When we started the research on which this book reports, we thought that we were about to carry out a post-mortem. At the beginning of the eighties, when the Economic and Social Research Council (ESRC) gave us a grant for this work, the landscape was littered with ideas and institutions which had dominated the two previous decades but had seemingly not survived the cold climate of economic retrenchment and ideological change. Gone were the days when Keynesian economic management could be relied upon to make unemployment simply a bad memory. Gone were the days when the Welfare State thrived on the dividends of economic growth. Gone were the days of consensual policy making and corporate institutions. Gone, too, were the days of belief in the pursuit of greater rationality in policy making through the coordination of different policy instruments and agencies.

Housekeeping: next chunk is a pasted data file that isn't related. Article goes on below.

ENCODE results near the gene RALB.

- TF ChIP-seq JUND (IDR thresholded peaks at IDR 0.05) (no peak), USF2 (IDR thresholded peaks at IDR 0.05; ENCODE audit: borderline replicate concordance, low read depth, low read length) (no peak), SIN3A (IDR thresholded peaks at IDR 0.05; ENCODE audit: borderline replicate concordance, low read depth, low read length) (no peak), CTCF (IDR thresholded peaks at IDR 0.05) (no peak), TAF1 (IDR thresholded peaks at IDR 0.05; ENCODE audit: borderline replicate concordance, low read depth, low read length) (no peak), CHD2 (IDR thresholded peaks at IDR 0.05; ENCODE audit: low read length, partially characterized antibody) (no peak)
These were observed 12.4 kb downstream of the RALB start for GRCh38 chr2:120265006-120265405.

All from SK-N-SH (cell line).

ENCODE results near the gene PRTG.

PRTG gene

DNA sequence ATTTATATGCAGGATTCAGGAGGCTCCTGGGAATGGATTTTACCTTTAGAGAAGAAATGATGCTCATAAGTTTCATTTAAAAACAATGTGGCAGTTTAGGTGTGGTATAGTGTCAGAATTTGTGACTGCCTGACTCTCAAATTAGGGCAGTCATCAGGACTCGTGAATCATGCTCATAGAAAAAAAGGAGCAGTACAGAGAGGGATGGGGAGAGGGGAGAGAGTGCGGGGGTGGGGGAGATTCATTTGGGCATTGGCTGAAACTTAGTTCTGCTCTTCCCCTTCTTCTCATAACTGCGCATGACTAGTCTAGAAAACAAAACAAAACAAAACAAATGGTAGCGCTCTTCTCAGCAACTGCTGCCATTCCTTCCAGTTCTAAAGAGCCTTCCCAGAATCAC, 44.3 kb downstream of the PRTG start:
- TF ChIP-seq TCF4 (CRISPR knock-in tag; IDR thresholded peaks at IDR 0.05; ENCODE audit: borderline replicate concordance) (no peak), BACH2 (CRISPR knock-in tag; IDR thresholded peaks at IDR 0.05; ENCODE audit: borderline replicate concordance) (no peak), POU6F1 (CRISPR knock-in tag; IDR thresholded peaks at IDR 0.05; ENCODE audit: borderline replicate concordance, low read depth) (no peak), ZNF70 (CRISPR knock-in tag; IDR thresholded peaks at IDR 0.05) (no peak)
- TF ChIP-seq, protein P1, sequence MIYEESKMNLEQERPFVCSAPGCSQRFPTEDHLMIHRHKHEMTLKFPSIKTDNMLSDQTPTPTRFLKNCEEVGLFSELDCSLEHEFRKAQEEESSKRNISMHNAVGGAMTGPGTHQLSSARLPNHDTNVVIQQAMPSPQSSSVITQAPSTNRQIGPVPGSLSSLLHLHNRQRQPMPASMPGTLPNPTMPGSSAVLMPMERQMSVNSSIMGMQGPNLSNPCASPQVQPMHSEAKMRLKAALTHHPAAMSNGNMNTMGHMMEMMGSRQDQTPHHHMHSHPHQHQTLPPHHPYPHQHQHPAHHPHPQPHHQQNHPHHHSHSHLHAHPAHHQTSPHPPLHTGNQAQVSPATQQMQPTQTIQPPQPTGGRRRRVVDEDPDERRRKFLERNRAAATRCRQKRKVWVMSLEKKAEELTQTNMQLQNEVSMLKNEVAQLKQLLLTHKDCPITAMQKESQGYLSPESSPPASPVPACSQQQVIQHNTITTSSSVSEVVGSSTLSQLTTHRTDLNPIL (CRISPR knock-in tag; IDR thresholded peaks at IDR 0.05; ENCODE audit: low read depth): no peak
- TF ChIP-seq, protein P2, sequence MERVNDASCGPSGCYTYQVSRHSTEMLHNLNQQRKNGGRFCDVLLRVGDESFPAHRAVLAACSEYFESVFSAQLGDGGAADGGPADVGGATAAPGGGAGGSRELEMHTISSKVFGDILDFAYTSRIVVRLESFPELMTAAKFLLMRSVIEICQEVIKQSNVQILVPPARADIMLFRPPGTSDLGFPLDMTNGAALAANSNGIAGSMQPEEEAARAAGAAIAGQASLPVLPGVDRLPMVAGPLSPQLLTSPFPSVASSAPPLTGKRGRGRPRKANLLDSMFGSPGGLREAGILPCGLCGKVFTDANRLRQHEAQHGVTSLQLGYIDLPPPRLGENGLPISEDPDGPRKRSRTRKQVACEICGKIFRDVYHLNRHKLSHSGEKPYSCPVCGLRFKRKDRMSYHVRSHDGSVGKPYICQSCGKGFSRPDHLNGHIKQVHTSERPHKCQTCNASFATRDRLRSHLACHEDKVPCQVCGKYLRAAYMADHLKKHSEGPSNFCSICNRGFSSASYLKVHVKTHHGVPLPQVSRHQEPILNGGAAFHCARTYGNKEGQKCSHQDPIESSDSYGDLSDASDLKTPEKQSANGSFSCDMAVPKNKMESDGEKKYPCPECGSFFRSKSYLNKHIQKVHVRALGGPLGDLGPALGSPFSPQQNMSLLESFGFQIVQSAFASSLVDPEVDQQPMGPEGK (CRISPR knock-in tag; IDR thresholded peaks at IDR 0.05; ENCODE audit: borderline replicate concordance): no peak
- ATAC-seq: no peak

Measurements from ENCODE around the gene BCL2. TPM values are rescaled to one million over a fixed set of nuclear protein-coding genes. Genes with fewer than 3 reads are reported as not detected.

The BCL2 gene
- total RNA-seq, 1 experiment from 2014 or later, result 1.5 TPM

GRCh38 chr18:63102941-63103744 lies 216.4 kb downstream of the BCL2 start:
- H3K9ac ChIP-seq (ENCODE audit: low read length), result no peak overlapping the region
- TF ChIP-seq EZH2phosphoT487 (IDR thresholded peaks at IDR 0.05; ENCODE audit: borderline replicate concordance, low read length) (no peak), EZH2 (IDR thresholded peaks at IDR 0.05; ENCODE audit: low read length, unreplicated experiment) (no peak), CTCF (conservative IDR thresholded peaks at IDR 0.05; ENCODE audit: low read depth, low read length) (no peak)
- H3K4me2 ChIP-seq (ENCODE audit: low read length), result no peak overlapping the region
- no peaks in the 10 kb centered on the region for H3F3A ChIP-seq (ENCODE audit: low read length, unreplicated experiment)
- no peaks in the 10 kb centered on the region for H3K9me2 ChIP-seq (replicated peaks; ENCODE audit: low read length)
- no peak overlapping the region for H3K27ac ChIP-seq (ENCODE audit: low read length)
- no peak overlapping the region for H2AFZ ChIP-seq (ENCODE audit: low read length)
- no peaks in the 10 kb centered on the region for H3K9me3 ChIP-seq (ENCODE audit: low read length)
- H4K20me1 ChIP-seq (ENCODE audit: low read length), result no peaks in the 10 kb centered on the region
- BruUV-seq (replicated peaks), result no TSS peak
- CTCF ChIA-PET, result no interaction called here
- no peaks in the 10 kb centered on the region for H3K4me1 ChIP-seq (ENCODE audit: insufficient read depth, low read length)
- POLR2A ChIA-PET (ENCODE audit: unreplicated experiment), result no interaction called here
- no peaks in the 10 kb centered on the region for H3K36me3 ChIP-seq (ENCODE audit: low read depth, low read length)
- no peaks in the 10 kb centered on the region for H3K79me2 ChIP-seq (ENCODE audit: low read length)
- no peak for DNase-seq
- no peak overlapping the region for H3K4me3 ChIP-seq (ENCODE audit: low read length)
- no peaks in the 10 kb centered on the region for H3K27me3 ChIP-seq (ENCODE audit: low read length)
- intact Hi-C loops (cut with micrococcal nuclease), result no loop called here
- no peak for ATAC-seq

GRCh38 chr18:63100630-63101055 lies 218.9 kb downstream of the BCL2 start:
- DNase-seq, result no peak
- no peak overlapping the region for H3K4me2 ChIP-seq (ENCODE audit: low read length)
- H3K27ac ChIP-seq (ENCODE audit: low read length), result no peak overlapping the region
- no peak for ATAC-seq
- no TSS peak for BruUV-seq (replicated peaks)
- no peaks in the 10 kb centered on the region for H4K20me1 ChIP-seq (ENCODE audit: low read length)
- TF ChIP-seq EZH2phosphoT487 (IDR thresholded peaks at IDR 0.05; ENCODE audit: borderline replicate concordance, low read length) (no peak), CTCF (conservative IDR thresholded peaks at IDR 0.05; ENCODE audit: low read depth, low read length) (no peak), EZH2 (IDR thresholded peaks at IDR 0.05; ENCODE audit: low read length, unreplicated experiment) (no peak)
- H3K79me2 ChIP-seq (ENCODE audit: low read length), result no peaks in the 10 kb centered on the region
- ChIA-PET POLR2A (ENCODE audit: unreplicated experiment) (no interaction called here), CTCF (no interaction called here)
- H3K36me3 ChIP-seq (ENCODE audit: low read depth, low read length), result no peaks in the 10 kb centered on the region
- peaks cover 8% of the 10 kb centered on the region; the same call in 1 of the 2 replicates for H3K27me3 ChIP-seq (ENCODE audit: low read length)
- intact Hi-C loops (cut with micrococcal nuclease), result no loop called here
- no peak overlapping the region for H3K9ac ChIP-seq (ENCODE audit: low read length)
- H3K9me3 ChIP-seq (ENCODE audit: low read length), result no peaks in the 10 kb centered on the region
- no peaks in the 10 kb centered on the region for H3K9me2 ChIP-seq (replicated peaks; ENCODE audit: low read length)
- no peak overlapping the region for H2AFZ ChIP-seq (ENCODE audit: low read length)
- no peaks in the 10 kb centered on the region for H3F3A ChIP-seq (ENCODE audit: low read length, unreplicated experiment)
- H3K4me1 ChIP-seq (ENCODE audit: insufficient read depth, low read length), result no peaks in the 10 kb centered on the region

It was this last casualty of the transformation of the economic, social and intellectual climate which was the subject of our inquiry. The sixties and seventies had spawned a large family of initiatives designed to bring about greater rationality in policy making through coordination. Indeed both central and local government, the health services and the personal services had undergone major reorganisations largely, if not exclusively, designed to make it easier to attack social problems by bringing different strands of policy making to bear on them. And symbolic of this endeavour was the Central Policy Review Staff (CPRS) in Whitehall, designed to cut through the tangle of departmental interests and to bring a rational, synoptic view to the analysis of policy.